Tom Sawyer's America is, more than anything else, small. All he really knows is St. Petersburg, Missouri. And for him, for Twain and for us, that's fine. In The Adventures of Tom Sawyer, America is in the details, in the way the townspeople talk, in the look of things. When America shows up – as it does, in the person of a senator – it's met with disappointment. Not because there's anything wrong with it, really, but because, for Tom, it's not as incredibly grand and fantastic as he thought it would be.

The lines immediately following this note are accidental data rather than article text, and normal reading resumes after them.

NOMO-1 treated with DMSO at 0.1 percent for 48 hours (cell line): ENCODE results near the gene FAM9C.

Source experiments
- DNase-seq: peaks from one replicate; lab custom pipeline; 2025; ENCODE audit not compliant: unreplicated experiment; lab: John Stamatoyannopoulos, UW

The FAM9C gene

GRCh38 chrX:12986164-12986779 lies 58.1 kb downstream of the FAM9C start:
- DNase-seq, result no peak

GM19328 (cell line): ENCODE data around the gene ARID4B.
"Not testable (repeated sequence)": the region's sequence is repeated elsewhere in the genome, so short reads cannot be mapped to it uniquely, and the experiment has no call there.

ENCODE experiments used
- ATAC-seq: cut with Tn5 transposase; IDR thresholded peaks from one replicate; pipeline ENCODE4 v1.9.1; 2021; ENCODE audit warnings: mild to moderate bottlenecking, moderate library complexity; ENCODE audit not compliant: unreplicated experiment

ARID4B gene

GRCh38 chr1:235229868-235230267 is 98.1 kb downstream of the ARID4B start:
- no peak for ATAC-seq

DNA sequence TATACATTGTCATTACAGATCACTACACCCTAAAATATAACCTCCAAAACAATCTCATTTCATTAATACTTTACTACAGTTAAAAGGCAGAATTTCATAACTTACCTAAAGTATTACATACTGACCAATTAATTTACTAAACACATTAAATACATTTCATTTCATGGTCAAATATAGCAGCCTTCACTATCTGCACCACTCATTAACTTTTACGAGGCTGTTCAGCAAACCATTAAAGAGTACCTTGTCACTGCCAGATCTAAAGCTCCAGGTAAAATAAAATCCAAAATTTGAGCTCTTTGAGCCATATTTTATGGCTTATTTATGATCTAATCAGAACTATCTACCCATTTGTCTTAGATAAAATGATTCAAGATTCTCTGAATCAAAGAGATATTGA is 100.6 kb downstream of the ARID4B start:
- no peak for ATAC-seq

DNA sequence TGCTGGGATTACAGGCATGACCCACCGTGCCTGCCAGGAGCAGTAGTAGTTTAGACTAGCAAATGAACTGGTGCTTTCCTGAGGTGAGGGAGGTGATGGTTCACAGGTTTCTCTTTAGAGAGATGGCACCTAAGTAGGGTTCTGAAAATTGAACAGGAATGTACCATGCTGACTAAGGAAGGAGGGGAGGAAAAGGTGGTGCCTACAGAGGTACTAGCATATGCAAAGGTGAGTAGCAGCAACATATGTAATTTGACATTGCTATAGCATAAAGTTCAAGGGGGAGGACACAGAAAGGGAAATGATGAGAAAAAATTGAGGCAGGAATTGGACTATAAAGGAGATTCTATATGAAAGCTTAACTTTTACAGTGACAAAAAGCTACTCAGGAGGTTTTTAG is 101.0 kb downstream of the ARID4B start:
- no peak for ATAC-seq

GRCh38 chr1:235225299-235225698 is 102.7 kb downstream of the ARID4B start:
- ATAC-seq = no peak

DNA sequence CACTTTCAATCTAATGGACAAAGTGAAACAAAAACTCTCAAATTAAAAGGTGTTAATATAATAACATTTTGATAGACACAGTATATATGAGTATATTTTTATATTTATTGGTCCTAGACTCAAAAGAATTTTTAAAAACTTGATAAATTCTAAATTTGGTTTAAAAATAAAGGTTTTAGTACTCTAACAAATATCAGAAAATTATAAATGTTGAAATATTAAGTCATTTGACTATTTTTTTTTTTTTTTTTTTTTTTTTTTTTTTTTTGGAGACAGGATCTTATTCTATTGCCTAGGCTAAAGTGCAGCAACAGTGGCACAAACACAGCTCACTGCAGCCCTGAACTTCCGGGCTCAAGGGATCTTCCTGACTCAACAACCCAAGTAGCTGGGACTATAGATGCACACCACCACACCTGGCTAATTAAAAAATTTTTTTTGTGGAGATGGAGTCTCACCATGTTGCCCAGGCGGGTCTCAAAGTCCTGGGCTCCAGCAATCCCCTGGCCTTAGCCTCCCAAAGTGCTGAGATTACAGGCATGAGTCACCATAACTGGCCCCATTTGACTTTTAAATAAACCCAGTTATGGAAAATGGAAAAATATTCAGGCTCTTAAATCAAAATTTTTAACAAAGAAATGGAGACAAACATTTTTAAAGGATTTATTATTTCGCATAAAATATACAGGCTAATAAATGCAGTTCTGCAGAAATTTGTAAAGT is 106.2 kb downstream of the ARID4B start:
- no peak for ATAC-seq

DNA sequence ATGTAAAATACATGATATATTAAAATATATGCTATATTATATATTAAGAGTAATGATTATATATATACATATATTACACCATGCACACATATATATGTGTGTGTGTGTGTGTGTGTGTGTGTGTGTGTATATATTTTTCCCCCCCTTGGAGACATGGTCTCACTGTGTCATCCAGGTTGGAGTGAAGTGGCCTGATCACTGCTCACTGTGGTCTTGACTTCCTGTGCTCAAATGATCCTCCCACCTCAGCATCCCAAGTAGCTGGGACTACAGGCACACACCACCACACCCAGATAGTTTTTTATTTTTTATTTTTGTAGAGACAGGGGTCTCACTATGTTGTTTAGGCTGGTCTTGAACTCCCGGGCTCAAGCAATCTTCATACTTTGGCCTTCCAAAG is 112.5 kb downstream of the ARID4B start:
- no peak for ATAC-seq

Twain's America is one where civilization is not completely established, where disorder and wildness linger around the edges.
Twain captures the spirit of America on the page via small, wry observations; his America is not one of waving flags and soaring eagles, but of small-town details and eccentricities.